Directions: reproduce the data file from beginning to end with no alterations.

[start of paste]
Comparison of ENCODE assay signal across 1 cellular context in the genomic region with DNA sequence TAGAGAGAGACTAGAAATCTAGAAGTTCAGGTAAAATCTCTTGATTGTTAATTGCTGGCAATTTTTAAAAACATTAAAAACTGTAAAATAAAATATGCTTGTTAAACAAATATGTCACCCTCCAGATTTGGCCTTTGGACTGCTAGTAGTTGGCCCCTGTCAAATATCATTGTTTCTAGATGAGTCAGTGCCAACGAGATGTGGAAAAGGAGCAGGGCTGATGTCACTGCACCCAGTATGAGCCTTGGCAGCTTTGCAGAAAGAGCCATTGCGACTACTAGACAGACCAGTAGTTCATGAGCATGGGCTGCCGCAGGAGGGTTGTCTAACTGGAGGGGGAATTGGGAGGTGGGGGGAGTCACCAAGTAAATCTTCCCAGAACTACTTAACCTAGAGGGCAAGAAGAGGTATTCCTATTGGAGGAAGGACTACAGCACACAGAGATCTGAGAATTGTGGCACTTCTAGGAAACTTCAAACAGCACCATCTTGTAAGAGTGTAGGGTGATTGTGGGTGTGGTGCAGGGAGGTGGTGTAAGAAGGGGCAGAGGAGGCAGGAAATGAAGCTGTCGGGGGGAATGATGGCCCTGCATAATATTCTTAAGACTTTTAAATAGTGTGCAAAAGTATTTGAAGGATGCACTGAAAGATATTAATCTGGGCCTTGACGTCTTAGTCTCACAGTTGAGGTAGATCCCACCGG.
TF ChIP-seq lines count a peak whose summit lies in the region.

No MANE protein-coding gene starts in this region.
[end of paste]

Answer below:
Comparison of ENCODE assay signal across 1 cellular context in the genomic region with DNA sequence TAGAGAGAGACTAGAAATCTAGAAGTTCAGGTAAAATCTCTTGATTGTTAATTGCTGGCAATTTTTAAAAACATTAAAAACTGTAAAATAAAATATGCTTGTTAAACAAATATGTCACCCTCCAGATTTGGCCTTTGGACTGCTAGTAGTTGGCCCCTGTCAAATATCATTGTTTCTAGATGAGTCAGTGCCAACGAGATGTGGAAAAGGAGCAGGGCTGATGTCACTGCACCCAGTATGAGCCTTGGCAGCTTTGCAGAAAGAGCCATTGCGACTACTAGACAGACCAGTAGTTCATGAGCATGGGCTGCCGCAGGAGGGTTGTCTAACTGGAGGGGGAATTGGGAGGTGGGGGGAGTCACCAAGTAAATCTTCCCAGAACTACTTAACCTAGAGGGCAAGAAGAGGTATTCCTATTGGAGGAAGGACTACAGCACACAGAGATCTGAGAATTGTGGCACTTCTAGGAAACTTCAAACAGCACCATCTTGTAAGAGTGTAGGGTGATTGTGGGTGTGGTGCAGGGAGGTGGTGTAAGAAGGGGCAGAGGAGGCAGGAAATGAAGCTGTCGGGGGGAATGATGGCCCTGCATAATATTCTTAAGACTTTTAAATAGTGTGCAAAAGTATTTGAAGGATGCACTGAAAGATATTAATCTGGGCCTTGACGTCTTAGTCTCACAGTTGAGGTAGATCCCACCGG.
TF ChIP-seq lines count a peak whose summit lies in the region.

No MANE protein-coding gene starts in this region.